That is a supreme compliment. There are people out there who don’t take what I do seriously and to those people I say with the straightest face that they can go fuck themselves. I’m not doing this for them. I am doing it for me and for my community, but it has to be a satisfying experience for me. Making Unite, which was a gigantic project, was really fun. I got to go over there to Marseilles, I got to build it, the experience of which was like teaching a graduate school unit except instead of getting paid by a school, I had the privilege of employing my team. There are 20 people who know all about Unite and can speak about it and now my Le Corbusier library is deep. I’m bragging because I’m so happy that I was allowed to play. This is all because I was a remedial student. I was denied the pleasure of an academic experience up until college and I did ninth grade twice. As they would say in the Marine Corps, I wasn’t motivated. I was violent, I was getting into a lot of fights, I had a difficult childhood at home, my talents weren’t channelled or cultivated. Everything was hard and there was nothing I was successful at. So I had special tutors and psychiatrists. I think maybe if it had been today, they would have prescribed Adderall, which I think is an extremely dangerous drug that should only be used recreationally. I’m very successful here because I love what I do; that’s the only measure of success. And play is important because that’s where you’re failing and learning and experimenting. If I won the lottery I would continue to do exactly what I’m doing now.

Is getting to a place where you don’t know what you’re doing something you have to cultivate? Do you have to unlearn what you know to get to the nervous place?

I think that’s fair. It gets harder because I am an expert carpenter and welder and I’m pretty good at painting with acrylics. I know how to get it done using a projector or computers. I think that’s why I’m doing the ceramics. But now I’m learning about porcelain pretty quickly and it’s getting to be less interesting. I’m not afraid of materials, so the learning curve is dropping off. But what’s cool about ceramics is that it is a gigantic world of things that I get to master, like the firing and the glazes. I’m using porcelain clay and these are all pitch pots; I don’t use the wheel. And I don’t want to ruin something because I don’t know how to use the kiln, but my friends at the 92nd Street Y place my objects in a good part of the gas fired reduction kiln to get the best results. The first dozen were great and now I’m at 200 and they’re starting to get worse.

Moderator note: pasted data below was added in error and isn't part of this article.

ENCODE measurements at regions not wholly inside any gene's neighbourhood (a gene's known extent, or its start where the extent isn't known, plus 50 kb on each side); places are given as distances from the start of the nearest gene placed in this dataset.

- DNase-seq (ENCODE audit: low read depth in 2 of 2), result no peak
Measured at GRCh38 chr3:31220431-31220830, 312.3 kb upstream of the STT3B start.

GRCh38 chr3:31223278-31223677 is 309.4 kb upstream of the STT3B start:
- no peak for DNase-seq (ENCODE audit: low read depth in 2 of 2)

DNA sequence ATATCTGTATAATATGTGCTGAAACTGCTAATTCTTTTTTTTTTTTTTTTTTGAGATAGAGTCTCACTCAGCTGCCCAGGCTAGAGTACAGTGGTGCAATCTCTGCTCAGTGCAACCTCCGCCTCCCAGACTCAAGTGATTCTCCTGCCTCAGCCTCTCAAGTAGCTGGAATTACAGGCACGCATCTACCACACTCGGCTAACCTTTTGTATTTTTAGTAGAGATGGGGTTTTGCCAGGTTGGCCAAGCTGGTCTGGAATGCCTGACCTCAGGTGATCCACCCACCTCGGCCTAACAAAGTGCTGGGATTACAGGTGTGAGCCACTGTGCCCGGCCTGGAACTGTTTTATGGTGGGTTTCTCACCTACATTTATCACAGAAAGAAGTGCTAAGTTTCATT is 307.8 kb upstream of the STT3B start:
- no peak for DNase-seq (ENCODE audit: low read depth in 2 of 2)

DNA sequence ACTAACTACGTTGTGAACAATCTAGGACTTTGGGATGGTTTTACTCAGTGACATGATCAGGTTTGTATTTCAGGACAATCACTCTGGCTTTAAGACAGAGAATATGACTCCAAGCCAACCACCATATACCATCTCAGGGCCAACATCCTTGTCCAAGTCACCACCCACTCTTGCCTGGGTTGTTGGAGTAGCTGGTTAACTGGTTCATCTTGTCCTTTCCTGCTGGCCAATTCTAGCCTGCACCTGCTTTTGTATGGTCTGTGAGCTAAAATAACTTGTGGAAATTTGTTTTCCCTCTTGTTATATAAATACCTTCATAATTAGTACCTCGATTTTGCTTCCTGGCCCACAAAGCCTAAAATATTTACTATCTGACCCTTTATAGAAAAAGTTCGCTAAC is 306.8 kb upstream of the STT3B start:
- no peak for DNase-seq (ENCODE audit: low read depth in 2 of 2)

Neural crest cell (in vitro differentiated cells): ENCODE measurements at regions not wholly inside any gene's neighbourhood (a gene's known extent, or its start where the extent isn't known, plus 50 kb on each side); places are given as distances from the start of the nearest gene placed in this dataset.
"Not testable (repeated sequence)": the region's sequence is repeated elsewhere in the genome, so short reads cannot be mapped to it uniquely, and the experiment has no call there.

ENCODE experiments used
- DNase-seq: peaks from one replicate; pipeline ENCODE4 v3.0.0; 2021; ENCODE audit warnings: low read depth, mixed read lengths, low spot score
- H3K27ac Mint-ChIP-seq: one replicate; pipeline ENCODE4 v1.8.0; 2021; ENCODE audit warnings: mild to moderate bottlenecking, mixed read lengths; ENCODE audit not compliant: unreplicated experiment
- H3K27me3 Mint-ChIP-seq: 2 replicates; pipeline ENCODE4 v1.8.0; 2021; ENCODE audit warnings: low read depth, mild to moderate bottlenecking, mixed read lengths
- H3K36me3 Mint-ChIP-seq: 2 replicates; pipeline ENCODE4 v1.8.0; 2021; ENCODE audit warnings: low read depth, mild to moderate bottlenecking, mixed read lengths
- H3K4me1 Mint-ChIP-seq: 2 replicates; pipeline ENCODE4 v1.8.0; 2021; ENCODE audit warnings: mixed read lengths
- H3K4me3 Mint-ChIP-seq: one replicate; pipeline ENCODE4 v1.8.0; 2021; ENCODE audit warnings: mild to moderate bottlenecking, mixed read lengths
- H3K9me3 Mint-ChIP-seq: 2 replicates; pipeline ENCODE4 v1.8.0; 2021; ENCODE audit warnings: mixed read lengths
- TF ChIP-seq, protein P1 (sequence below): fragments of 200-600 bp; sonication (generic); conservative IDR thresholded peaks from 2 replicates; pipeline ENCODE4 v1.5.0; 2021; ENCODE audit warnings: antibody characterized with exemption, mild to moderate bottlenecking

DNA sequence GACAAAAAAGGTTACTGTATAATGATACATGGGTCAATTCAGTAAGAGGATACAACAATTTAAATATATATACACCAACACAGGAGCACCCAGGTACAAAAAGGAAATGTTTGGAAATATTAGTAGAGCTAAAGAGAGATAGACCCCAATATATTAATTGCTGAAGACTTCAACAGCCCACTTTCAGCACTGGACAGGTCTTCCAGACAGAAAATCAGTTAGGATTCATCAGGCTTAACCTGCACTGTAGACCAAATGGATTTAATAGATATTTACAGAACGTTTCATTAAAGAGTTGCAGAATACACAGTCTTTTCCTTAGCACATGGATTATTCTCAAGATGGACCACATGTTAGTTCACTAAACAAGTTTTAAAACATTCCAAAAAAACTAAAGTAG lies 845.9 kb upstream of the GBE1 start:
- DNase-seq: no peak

You seem to worry about radicality in the making and not in the content. Does the content never take you into risky terrain?

Generating content is easy. We live in this incredibly fucked up world; just turn on the TV and the content is everywhere.

Your content has been outrageous in many ways. A lot of the things you have made deal with things that people don’t want to see in art. Did you ever have any reservations about what you could do?

No, and I think there have been costs and that is mainly because when I grew up the art that influenced me was hard-core punk. The Dead Kennedys was the biggest and the best without a doubt and the most aggressive. Their name alone still offends people. I think they were amazing political activists who were commenting on the end of Camelot and this shit world that we had fallen into. In the case of The Sex Pistols, you don’t write a song like God Save the Queen because you hate England; you write it because you love England and you’re tired of seeing the old lady kicked around.

Would you say the same relationship exists between you and your use of Jewish history and culture in your work?

Yes. I have nothing against the Jews. I’m conflicted about Israel and any religious dogma is obsolete, so I don’t identify myself philosophically as Jewish. Culturally sure, but I think these are important things to be talking about because when it was taught to me it was taught in the most hideously dogmatic way. I couldn’t relate to it. It was the same thing as learning non-applied math or science and of course I’m skeptical because I’m a scientist, and science is my religion. Then there was no connection with spirituality, which through my art and appreciation of nature has become a focus. I don’t have a lot of fear about those things, but it has cost me because of the public’s offense to my subversion of guilt-driven religious dogma and the use of dark humour as a critique. I’m not trying to offend anybody, but sometimes you have to break a few eggs if you’re going to make an omelet. Lenny Bruce continues to be a cautionary tale and my hero.